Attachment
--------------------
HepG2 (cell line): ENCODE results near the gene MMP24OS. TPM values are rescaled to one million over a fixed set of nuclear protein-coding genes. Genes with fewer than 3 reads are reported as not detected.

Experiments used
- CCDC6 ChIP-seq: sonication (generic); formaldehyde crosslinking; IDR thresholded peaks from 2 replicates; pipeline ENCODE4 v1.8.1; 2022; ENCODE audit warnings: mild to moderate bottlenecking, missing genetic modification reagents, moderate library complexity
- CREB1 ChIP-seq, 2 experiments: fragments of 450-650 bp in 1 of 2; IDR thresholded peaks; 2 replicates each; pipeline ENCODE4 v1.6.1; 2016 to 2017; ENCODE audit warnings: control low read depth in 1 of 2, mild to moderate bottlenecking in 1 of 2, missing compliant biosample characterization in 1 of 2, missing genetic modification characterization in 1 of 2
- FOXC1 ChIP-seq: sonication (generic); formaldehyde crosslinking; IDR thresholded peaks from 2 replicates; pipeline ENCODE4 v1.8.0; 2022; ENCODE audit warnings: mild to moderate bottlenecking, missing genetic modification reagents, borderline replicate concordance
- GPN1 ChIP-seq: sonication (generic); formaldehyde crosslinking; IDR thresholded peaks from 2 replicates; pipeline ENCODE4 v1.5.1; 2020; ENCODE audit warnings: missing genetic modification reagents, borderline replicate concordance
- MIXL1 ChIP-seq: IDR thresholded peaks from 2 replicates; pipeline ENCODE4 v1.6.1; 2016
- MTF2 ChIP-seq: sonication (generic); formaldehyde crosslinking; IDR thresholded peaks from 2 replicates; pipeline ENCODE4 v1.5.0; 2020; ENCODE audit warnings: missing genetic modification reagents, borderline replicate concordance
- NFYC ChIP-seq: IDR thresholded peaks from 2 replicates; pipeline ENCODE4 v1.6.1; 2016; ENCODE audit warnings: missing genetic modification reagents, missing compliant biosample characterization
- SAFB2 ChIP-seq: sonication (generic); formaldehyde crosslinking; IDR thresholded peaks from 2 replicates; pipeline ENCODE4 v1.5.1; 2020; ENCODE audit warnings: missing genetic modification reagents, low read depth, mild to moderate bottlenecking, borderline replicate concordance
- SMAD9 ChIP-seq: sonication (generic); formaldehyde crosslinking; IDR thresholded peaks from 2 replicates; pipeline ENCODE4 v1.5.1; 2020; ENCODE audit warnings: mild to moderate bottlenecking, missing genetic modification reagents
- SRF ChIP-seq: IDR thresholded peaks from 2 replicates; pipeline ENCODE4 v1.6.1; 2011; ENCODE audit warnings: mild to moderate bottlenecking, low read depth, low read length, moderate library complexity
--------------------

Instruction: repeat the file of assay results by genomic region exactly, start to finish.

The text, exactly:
HepG2 (cell line): ENCODE results near the gene MMP24OS. TPM values are rescaled to one million over a fixed set of nuclear protein-coding genes. Genes with fewer than 3 reads are reported as not detected.

Experiments used
- CCDC6 ChIP-seq: sonication (generic); formaldehyde crosslinking; IDR thresholded peaks from 2 replicates; pipeline ENCODE4 v1.8.1; 2022; ENCODE audit warnings: mild to moderate bottlenecking, missing genetic modification reagents, moderate library complexity
- CREB1 ChIP-seq, 2 experiments: fragments of 450-650 bp in 1 of 2; IDR thresholded peaks; 2 replicates each; pipeline ENCODE4 v1.6.1; 2016 to 2017; ENCODE audit warnings: control low read depth in 1 of 2, mild to moderate bottlenecking in 1 of 2, missing compliant biosample characterization in 1 of 2, missing genetic modification characterization in 1 of 2
- FOXC1 ChIP-seq: sonication (generic); formaldehyde crosslinking; IDR thresholded peaks from 2 replicates; pipeline ENCODE4 v1.8.0; 2022; ENCODE audit warnings: mild to moderate bottlenecking, missing genetic modification reagents, borderline replicate concordance
- GPN1 ChIP-seq: sonication (generic); formaldehyde crosslinking; IDR thresholded peaks from 2 replicates; pipeline ENCODE4 v1.5.1; 2020; ENCODE audit warnings: missing genetic modification reagents, borderline replicate concordance
- MIXL1 ChIP-seq: IDR thresholded peaks from 2 replicates; pipeline ENCODE4 v1.6.1; 2016
- MTF2 ChIP-seq: sonication (generic); formaldehyde crosslinking; IDR thresholded peaks from 2 replicates; pipeline ENCODE4 v1.5.0; 2020; ENCODE audit warnings: missing genetic modification reagents, borderline replicate concordance
- NFYC ChIP-seq: IDR thresholded peaks from 2 replicates; pipeline ENCODE4 v1.6.1; 2016; ENCODE audit warnings: missing genetic modification reagents, missing compliant biosample characterization
- SAFB2 ChIP-seq: sonication (generic); formaldehyde crosslinking; IDR thresholded peaks from 2 replicates; pipeline ENCODE4 v1.5.1; 2020; ENCODE audit warnings: missing genetic modification reagents, low read depth, mild to moderate bottlenecking, borderline replicate concordance
- SMAD9 ChIP-seq: sonication (generic); formaldehyde crosslinking; IDR thresholded peaks from 2 replicates; pipeline ENCODE4 v1.5.1; 2020; ENCODE audit warnings: mild to moderate bottlenecking, missing genetic modification reagents
- SRF ChIP-seq: IDR thresholded peaks from 2 replicates; pipeline ENCODE4 v1.6.1; 2011; ENCODE audit warnings: mild to moderate bottlenecking, low read depth, low read length, moderate library complexity